Obama's advice to Walker: ‘Bone up on foreign policy’
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President ObamaBarack Hussein ObamaPolitics must accept the reality of multiracial America and disavow racial backlash To empower parents, reinvent schools Senate race in Ohio poses crucial test for Democrats MORE has sharp words for Gov. Scott Walker (R-Wis.) over the 2016 White House hopeful’s criticism of the multilateral deal on Iran’s nuclear program, telling him to “bone up” on foreign policy. 

“And, you know, I am confident that any president who gets elected will be knowledgeable enough about foreign policy and knowledgeable enough about the traditions and precedents of presidential power that they won't start calling to question the capacity of the executive branch of the United States to enter into agreements with other countries,” Obama said Monday during an interview with NPR News.

“It would be a foolish approach to take, and, you know, perhaps Mr. Walker, after he's taken some time to bone up on foreign policy, will feel the same way.”


Walker said last week that he would axe the deal on his first day in office, even if the U.S.'s European allies still supported it.

On Tuesday, the Wisconsin governor questioned the president's judgment on foreign policy.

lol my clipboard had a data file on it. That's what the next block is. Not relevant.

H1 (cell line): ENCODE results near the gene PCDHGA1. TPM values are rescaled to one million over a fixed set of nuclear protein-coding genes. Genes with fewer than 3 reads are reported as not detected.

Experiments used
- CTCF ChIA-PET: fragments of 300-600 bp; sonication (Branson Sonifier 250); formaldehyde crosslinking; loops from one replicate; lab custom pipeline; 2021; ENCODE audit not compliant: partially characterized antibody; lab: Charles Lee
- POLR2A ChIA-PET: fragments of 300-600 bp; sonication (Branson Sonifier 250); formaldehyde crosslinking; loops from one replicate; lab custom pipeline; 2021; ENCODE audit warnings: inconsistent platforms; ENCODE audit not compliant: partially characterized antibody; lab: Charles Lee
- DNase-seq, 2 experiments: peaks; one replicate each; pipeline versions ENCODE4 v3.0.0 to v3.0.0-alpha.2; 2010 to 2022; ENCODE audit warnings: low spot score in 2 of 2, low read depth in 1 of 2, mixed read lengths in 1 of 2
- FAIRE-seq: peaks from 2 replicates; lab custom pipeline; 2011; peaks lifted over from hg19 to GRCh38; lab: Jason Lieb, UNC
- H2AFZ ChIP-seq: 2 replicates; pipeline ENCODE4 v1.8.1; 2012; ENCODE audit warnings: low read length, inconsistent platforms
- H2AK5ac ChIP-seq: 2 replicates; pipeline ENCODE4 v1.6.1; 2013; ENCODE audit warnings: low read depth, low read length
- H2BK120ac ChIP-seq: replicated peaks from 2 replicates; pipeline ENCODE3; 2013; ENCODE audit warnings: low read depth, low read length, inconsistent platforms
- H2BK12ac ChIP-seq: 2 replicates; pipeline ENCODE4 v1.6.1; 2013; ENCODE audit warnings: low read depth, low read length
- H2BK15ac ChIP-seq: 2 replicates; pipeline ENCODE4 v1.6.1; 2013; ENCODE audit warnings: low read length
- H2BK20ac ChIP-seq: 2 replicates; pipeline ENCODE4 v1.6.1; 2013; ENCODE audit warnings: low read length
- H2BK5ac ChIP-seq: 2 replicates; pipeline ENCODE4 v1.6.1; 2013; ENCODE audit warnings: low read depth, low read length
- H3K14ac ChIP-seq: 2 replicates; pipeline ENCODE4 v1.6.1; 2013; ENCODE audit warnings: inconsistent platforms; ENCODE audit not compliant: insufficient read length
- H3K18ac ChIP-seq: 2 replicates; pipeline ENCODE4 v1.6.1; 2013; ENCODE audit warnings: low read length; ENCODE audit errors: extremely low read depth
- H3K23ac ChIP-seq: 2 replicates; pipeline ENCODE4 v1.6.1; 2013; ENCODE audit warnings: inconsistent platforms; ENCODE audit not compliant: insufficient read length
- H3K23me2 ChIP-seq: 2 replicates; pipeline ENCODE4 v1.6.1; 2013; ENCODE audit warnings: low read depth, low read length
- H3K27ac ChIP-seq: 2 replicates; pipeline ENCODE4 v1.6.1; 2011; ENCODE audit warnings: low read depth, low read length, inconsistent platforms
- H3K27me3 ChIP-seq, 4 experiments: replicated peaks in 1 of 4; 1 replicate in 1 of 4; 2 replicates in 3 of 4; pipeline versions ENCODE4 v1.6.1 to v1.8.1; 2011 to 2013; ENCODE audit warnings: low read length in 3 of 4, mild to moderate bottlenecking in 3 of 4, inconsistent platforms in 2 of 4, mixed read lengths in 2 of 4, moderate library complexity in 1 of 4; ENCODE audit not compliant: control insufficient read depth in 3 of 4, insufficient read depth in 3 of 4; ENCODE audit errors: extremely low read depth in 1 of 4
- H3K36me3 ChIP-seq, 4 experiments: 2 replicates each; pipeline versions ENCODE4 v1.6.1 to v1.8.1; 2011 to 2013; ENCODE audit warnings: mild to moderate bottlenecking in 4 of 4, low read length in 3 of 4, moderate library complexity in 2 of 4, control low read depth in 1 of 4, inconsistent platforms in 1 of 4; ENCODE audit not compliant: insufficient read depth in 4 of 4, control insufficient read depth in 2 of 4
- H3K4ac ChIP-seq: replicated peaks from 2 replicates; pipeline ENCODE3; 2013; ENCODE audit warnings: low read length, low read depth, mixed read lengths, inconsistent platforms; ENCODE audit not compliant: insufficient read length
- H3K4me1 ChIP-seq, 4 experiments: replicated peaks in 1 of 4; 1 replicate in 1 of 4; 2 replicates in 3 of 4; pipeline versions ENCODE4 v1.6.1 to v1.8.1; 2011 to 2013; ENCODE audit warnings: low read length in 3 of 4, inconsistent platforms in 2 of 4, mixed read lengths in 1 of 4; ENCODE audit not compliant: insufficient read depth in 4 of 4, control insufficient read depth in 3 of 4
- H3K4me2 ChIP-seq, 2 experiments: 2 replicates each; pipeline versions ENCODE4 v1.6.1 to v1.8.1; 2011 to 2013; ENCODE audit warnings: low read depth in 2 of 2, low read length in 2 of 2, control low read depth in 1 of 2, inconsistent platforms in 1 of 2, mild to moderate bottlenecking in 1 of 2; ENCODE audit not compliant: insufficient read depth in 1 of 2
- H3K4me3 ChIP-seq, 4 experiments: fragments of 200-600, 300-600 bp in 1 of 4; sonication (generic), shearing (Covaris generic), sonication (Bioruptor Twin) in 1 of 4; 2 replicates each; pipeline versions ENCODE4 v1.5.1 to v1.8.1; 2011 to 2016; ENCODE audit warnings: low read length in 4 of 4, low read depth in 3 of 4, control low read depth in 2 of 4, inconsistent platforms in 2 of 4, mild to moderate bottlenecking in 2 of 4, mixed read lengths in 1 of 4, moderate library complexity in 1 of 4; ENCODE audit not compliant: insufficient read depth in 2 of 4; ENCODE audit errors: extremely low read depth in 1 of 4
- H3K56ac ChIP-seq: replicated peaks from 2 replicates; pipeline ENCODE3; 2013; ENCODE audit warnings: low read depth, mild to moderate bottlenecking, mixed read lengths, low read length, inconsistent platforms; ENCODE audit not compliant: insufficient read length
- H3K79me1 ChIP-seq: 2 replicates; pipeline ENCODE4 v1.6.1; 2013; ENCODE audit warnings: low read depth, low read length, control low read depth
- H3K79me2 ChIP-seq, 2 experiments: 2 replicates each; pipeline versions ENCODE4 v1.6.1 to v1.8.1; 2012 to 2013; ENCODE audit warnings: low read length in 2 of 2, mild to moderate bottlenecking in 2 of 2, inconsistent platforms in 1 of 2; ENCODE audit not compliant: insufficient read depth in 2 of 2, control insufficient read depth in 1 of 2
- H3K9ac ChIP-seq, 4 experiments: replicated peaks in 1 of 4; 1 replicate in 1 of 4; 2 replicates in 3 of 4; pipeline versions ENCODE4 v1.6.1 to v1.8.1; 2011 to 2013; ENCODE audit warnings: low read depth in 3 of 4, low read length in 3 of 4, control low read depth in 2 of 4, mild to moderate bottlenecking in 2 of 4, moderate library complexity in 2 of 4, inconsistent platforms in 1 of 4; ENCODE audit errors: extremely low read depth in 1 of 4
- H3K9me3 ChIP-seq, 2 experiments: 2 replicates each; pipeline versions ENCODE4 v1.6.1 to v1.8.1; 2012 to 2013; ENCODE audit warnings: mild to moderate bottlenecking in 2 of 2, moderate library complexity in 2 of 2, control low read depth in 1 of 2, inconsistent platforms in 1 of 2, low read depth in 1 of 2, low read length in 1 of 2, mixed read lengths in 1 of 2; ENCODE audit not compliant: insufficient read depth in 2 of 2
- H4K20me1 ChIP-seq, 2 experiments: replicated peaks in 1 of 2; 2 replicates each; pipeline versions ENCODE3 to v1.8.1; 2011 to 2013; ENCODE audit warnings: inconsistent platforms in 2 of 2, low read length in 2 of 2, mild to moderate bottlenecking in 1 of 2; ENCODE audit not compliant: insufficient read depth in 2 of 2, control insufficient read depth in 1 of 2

"President Obama’s failed leadership has put him at odds with many across the country, including members of his own party, and key allies around the world," Walker said in a statement.

"Americans would be better served by a president who spent more time working with governors and members of Congress rather than attacking them," he added.

Obama has been making the case for the Iran deal since international negotiators announced a framework Thursday. The deal would lift international sanctions on Iran in exchange for a drawdown of the country’s nuclear program, including scaling down uranium enrichment and expanding the breakout time that Iran needs to develop a weapon.

Nuclear experts estimate Iran would be just a few months away from developing a bomb. The deal would extend that time to at least one year for the next decade. The president called that restriction an important piece of the plan but admitted the breakout period could disintegrate after those terms expire.

“What is a more relevant fear would be that in year 13, 14, 15, they have advanced centrifuges that enrich uranium fairly rapidly, and at that point, the breakout times would have shrunk almost down to zero,” he said.

But he added that the deal’s expansive monitoring would allow unprecedented access to Iran’s nuclear program and that future presidents will still be able to “take action” if Tehran bucks its responsibilities under the agreement.

— This report was updated at 10:38 a.m.